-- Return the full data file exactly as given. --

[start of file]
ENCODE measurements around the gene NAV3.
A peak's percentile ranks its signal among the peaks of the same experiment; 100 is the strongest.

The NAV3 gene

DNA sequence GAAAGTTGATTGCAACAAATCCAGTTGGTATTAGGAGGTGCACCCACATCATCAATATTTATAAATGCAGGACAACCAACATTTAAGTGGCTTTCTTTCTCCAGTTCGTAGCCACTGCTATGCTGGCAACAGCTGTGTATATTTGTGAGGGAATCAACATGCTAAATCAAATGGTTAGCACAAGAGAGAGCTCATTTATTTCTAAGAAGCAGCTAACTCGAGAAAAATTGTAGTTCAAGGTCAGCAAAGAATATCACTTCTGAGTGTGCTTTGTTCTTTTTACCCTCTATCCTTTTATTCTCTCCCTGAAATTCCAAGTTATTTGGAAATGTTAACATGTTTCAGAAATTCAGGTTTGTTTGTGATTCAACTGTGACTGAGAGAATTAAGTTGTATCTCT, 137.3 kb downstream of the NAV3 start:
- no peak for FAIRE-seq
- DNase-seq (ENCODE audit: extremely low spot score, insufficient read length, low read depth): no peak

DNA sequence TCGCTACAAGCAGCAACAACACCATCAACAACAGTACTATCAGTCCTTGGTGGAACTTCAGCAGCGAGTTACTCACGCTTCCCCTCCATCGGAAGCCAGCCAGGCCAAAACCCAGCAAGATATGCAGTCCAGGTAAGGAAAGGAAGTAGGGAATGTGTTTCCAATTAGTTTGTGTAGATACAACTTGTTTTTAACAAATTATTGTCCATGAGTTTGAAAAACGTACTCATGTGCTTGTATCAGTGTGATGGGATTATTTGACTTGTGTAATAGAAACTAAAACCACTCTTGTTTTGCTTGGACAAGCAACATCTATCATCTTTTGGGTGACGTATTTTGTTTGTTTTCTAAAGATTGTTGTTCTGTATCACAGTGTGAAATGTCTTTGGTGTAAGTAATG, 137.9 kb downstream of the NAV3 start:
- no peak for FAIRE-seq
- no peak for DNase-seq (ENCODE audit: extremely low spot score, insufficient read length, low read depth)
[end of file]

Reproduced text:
ENCODE measurements around the gene NAV3.
A peak's percentile ranks its signal among the peaks of the same experiment; 100 is the strongest.

The NAV3 gene

DNA sequence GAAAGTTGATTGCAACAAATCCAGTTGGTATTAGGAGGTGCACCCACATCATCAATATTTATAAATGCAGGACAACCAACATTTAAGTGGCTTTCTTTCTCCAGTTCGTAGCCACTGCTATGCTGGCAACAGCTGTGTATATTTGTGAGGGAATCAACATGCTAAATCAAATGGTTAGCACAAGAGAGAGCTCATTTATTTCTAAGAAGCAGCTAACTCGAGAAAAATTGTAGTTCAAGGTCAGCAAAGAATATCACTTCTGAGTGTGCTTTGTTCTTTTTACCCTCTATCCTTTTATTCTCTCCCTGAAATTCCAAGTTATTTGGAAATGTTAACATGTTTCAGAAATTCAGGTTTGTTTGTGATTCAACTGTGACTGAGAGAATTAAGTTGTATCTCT, 137.3 kb downstream of the NAV3 start:
- no peak for FAIRE-seq
- DNase-seq (ENCODE audit: extremely low spot score, insufficient read length, low read depth): no peak

DNA sequence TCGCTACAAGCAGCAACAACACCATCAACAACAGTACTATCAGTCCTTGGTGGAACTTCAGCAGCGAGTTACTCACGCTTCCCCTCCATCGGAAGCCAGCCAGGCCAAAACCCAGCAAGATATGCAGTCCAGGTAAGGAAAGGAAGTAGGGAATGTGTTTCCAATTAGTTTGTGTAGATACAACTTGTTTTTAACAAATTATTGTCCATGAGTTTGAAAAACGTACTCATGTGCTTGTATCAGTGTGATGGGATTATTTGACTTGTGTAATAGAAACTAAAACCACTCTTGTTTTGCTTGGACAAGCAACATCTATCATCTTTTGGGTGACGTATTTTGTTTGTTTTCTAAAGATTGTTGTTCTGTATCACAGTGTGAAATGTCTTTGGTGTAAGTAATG, 137.9 kb downstream of the NAV3 start:
- no peak for FAIRE-seq
- no peak for DNase-seq (ENCODE audit: extremely low spot score, insufficient read length, low read depth)